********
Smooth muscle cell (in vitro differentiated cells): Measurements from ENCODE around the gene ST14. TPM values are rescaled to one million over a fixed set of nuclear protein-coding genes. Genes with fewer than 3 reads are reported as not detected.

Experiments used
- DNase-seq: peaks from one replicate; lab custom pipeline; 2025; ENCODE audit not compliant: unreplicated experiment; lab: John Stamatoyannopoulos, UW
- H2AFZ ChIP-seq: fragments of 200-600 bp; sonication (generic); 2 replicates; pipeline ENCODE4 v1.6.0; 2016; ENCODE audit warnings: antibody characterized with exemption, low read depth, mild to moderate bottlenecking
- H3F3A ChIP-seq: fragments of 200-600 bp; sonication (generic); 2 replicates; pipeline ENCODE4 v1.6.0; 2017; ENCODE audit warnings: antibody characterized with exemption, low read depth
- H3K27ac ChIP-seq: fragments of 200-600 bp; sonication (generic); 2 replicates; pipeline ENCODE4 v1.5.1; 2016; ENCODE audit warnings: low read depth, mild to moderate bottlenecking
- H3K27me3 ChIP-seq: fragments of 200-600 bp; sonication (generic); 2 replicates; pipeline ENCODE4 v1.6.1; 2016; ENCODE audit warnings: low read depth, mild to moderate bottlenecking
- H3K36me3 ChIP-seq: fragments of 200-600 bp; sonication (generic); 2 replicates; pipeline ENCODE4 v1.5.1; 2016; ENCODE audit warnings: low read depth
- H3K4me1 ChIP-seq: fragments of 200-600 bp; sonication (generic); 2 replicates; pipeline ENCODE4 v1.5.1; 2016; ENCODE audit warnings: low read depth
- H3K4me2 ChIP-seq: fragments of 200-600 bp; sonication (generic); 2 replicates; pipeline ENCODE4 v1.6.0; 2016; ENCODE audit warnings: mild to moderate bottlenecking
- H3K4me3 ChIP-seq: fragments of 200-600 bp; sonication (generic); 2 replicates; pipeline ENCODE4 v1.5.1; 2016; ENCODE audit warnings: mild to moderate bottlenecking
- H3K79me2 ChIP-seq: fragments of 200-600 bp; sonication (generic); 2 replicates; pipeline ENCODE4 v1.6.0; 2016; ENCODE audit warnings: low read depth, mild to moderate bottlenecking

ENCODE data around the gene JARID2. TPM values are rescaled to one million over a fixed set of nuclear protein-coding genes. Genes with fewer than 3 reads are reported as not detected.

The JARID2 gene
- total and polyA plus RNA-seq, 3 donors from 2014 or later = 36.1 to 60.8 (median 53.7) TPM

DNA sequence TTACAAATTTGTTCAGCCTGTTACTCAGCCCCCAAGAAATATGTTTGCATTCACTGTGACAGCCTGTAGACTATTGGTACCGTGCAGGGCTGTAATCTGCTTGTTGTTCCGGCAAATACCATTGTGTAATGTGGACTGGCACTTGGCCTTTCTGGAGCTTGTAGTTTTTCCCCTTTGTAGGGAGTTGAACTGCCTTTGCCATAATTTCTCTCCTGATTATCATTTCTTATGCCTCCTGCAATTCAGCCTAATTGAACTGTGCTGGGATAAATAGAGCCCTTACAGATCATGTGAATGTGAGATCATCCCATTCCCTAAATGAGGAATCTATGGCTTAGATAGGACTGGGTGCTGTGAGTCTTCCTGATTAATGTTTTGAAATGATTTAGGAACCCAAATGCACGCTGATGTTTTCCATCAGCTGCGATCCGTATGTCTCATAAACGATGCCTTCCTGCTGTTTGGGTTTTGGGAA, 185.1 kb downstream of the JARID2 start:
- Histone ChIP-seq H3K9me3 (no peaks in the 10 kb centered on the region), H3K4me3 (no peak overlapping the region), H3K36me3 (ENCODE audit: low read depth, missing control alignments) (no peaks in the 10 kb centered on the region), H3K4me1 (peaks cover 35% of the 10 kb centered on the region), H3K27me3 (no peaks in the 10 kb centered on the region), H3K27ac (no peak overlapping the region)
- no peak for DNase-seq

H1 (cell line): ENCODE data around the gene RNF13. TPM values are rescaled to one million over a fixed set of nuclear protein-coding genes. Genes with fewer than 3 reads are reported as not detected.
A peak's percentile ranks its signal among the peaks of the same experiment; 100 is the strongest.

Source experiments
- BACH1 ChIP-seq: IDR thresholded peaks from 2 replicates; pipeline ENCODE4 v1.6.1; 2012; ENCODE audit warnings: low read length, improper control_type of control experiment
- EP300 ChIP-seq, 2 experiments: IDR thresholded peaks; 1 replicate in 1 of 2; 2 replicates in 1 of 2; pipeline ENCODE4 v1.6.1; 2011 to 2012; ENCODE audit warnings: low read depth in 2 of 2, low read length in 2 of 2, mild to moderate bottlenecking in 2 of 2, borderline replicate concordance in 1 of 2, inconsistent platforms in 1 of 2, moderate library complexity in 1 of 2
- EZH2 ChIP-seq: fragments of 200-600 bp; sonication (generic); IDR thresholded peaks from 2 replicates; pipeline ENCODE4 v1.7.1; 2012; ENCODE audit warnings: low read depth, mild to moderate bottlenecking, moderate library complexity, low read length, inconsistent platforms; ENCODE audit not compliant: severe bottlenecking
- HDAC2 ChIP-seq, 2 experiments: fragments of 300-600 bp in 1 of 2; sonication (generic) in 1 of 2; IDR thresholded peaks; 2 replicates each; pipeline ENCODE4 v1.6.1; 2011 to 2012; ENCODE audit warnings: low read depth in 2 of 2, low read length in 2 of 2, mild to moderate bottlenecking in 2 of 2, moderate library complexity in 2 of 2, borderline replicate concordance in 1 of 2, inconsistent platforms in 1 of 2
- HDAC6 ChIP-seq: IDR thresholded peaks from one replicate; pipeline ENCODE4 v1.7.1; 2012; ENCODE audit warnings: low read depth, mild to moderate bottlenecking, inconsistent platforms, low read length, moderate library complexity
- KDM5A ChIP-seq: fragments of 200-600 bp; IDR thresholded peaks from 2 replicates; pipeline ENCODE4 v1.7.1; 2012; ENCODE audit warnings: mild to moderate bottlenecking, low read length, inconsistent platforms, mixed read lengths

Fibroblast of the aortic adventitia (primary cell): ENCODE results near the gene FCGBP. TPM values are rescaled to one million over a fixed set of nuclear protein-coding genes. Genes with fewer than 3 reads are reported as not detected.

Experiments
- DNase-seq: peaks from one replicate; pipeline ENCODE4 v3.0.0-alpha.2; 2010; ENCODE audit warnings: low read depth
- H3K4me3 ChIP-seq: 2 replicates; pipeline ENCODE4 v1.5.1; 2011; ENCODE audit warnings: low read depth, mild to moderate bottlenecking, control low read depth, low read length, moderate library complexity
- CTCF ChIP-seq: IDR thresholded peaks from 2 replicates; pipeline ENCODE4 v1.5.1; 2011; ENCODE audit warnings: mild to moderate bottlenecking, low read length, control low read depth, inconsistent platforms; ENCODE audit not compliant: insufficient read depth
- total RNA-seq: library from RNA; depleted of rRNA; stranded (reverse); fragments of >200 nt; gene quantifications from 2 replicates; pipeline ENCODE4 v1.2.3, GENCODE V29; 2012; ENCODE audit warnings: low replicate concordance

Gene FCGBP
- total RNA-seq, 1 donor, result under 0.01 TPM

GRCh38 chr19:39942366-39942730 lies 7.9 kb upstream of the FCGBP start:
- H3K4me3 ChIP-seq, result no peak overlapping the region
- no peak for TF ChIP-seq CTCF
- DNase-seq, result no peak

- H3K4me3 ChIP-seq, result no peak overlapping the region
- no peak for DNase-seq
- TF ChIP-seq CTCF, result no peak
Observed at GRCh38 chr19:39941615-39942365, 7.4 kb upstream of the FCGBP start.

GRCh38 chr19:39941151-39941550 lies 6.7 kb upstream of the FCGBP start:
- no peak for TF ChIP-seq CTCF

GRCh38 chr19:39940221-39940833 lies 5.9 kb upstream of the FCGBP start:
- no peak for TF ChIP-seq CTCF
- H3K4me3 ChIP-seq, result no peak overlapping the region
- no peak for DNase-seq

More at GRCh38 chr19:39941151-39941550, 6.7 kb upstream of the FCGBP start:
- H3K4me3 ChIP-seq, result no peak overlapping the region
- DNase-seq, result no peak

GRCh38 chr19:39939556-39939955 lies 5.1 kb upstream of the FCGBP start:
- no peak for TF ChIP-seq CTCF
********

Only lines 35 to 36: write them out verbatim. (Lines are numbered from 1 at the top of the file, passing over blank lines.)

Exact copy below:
- total RNA-seq, 1 donor, result under 0.01 TPM

GRCh38 chr19:39942366-39942730 lies 7.9 kb upstream of the FCGBP start: